These neighborhood cleanups will occur along nearly 150 Safe Passage routes in communities across the city over the next two weeks, focusing first along the Pulaski Corridor in West Garfield Park, where Safe Passage will return early as part of Mayor Lightfoot's Keeping Our Communities Safe Initiative.
"Schools are the anchors of our communities, and the city is joining together with an 'all-hands-on-deck' effort to deliver the resources and support needed to ensure our schools are prepared for the upcoming school year, and that our children feel safe," said Mayor Lori E. Lightfoot.
All school year long, at more than 150 schools throughout Chicago, the Chicago Public Schools (CPS) Safe Passage program enlists the help of community workers to provide safe routes for students while traveling to and from school.
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"For thousands of students, the school year begins with a commute on a Safe Passage route and by working together with our city partners, we are setting the stage for a safe and successful school year," said CPS CEO Dr. Janice K. Jackson.
The early launch of Safe Passage along the Pulaski Corridor is part of the City's long-term efforts to provide significant City services and supports in communities that have been highly impacted by gun violence. The Pulaski Corridor is the focus of Mayor Lightfoot's Keeping Our Communities Safe Initiative, a program launched earlier this month to direct City services, preventative treatment and supports, job training, and employment resources to the West Garfield Park community.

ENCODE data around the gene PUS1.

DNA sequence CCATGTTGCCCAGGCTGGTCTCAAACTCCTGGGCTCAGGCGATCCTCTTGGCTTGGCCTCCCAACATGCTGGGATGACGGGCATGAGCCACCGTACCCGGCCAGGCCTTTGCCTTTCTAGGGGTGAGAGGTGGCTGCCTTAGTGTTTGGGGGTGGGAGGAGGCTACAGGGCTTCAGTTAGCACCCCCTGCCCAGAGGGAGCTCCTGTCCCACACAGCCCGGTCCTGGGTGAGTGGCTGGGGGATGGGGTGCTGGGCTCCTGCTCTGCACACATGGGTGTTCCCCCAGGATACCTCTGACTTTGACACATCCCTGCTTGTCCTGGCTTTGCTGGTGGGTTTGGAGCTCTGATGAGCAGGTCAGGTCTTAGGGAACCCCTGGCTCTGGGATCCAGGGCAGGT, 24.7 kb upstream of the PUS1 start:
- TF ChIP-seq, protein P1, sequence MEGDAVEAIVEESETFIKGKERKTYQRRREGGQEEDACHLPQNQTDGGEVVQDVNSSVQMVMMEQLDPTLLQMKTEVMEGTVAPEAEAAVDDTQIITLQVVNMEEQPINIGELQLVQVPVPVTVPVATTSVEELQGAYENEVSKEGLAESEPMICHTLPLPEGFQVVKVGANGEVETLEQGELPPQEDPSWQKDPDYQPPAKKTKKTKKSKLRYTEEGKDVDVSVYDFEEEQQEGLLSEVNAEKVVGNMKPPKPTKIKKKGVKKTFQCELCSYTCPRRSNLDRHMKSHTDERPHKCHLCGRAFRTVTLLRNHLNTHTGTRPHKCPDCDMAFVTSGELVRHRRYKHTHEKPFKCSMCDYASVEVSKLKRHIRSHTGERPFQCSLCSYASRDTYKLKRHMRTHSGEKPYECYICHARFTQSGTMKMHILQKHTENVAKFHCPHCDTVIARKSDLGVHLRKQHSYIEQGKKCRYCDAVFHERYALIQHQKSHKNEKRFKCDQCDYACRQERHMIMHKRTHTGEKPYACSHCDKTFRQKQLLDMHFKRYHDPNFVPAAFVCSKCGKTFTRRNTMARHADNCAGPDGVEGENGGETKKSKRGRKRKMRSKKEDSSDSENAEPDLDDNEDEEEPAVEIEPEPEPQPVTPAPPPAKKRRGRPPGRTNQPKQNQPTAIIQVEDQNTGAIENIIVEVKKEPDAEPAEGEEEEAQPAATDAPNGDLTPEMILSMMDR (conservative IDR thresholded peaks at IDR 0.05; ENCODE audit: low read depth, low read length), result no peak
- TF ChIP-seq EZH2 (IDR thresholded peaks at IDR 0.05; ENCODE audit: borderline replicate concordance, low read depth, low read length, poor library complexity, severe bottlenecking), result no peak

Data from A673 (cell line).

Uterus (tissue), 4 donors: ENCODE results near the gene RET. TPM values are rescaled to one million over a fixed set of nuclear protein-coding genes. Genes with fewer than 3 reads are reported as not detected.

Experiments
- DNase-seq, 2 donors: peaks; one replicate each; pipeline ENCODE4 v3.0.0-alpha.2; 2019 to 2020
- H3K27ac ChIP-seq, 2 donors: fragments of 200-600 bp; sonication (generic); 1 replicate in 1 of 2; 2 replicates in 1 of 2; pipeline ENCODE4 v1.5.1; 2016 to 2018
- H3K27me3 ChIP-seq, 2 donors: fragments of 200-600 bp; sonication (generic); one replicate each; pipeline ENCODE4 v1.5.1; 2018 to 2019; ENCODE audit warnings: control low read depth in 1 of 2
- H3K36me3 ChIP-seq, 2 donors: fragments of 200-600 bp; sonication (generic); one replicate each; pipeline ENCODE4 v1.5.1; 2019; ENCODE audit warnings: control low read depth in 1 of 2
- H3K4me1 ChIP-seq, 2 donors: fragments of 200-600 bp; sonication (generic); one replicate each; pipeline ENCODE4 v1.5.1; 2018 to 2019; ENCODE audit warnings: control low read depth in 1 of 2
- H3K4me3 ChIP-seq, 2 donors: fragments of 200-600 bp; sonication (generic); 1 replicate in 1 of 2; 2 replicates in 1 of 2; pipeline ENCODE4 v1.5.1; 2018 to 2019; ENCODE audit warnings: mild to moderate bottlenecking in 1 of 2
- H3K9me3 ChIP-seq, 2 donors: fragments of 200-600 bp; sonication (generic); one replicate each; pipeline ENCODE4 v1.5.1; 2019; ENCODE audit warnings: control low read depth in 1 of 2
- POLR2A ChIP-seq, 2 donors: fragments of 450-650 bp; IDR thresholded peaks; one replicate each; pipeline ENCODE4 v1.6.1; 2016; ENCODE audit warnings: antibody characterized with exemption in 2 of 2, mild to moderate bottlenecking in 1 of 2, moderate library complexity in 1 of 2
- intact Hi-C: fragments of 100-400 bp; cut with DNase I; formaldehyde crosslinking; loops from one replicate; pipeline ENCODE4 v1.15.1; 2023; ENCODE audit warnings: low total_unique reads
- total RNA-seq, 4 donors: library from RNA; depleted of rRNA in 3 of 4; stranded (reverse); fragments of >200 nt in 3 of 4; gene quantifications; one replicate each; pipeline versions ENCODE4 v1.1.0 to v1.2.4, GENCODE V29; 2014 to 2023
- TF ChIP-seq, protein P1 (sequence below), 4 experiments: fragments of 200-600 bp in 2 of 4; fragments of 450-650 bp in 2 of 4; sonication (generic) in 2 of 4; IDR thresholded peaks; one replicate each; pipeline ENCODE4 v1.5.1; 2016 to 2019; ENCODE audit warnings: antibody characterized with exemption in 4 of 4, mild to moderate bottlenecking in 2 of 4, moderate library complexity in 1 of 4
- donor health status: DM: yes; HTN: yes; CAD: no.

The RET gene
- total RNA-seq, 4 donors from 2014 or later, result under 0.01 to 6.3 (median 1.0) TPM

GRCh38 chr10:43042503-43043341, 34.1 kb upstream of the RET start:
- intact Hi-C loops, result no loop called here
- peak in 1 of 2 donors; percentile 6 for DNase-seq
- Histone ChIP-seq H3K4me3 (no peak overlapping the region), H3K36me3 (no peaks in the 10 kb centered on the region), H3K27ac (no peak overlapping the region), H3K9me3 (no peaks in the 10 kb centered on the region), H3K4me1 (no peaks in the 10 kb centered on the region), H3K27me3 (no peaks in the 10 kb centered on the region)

"Safe Passage workers are a key partner to the Chicago Police Department each and every school year," said CPD Chief of Patrol Fred Waller. "Our officers work with Safe Passage workers to keep our city safe, but also build meaningful relationships within the communities we are sworn to serve and protect."
As part of the initiative's launch earlier this month, City departments and agencies partnered with over 30 neighborhood-based organizations, block clubs and faith groups to host a series of community events and a resource fair to provide supports and services to local community members. During the inaugural community resource fair earlier this month, more than 300 Narcan kits were distributed to community members, over 150 community members received training, and over 150 community members were engaged by Thresholds, one of the state's oldest and largest providers of recovery services for persons with mental illnesses and substance use disorders.
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This week's Safe Passage route readiness efforts are a continuation of the neighborhood service blitzes, which have occurred along the Pulaski Corridor and across the city all summer long. These efforts have resulted in: more than 200 trees trimmed; more than 300 abandoned vehicles removed; more than 500 parkways cleaned; more than 4,500 bags of debris removed; 300 alleys baited for rats; and more than 300 instances of graffiti removed citywide since Memorial Day Weekend.
"The safety of students is a top priority," said DSS First Deputy Commissioner Dwayne Hightower. "DSS crews continue to prioritize cleaning efforts along Safe Passage routes to help ensure students have a safe and clean return to school."
City departments and agencies will continue to work directly with community members to coordinate services needed as part of a long-term effort to improve the quality of life for residents. To request city services or report a sanitation issue in your community, call 311 or visit http://www.chicago.gov/dss.
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